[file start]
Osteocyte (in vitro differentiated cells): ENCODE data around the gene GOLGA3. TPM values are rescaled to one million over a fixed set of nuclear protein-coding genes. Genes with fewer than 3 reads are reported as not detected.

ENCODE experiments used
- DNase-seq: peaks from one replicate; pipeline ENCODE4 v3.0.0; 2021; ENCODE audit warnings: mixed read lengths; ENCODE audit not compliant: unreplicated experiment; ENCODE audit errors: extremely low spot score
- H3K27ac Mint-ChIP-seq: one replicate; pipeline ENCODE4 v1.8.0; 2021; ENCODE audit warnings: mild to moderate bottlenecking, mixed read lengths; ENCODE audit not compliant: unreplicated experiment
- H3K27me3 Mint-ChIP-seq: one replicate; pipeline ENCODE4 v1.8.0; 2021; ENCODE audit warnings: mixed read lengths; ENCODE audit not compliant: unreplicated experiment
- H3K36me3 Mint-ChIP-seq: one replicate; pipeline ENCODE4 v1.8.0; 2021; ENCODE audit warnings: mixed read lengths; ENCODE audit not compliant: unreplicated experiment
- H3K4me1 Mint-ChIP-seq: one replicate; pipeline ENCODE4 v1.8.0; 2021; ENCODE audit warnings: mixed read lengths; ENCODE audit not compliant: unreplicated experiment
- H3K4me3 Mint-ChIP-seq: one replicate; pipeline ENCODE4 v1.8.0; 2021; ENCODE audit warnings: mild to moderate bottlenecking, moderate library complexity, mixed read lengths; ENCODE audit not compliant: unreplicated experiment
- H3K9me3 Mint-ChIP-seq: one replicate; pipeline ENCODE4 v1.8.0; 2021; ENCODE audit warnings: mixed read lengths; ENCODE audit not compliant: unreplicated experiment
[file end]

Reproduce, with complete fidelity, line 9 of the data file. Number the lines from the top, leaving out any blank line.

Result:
- H3K9me3 Mint-ChIP-seq: one replicate; pipeline ENCODE4 v1.8.0; 2021; ENCODE audit warnings: mixed read lengths; ENCODE audit not compliant: unreplicated experiment